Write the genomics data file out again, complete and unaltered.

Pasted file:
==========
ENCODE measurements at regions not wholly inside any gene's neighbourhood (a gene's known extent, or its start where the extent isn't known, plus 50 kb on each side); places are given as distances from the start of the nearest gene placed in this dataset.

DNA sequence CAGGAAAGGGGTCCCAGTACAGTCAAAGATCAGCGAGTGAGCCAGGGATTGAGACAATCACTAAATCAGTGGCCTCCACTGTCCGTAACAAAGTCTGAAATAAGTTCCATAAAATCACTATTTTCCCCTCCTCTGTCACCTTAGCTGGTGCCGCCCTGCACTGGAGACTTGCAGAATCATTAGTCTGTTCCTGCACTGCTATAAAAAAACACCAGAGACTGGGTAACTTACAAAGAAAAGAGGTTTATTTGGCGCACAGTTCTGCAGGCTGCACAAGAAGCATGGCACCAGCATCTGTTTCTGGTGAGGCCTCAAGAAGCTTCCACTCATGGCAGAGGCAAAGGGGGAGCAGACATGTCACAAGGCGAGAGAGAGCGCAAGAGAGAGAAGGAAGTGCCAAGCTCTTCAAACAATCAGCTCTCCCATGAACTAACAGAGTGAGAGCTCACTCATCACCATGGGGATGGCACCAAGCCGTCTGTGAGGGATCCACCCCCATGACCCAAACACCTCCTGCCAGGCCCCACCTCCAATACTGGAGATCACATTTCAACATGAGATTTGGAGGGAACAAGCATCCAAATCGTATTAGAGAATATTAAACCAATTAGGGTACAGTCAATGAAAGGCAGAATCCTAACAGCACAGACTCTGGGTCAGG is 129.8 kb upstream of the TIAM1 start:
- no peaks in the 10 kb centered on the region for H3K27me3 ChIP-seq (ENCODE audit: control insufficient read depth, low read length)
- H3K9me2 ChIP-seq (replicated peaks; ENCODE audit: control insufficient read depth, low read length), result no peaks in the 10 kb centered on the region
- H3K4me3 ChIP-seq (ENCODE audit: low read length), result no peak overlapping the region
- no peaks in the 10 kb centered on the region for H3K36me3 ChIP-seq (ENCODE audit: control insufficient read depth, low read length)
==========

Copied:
ENCODE measurements at regions not wholly inside any gene's neighbourhood (a gene's known extent, or its start where the extent isn't known, plus 50 kb on each side); places are given as distances from the start of the nearest gene placed in this dataset.

DNA sequence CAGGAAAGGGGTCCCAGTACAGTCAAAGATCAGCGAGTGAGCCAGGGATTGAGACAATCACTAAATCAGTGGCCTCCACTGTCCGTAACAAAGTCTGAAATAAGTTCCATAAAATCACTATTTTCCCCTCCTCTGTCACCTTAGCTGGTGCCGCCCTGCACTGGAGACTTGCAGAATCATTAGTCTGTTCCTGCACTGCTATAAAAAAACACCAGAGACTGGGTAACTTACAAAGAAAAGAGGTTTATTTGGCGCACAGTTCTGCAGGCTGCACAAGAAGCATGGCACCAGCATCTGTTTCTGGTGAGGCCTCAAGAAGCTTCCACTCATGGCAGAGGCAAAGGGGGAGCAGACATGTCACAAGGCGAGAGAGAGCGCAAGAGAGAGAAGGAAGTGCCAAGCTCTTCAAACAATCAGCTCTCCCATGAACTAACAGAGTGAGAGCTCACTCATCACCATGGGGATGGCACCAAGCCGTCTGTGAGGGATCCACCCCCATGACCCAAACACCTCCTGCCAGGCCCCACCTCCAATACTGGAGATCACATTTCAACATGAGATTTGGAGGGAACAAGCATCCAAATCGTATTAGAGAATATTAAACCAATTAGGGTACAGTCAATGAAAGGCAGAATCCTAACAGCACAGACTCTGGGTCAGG is 129.8 kb upstream of the TIAM1 start:
- no peaks in the 10 kb centered on the region for H3K27me3 ChIP-seq (ENCODE audit: control insufficient read depth, low read length)
- H3K9me2 ChIP-seq (replicated peaks; ENCODE audit: control insufficient read depth, low read length), result no peaks in the 10 kb centered on the region
- H3K4me3 ChIP-seq (ENCODE audit: low read length), result no peak overlapping the region
- no peaks in the 10 kb centered on the region for H3K36me3 ChIP-seq (ENCODE audit: control insufficient read depth, low read length)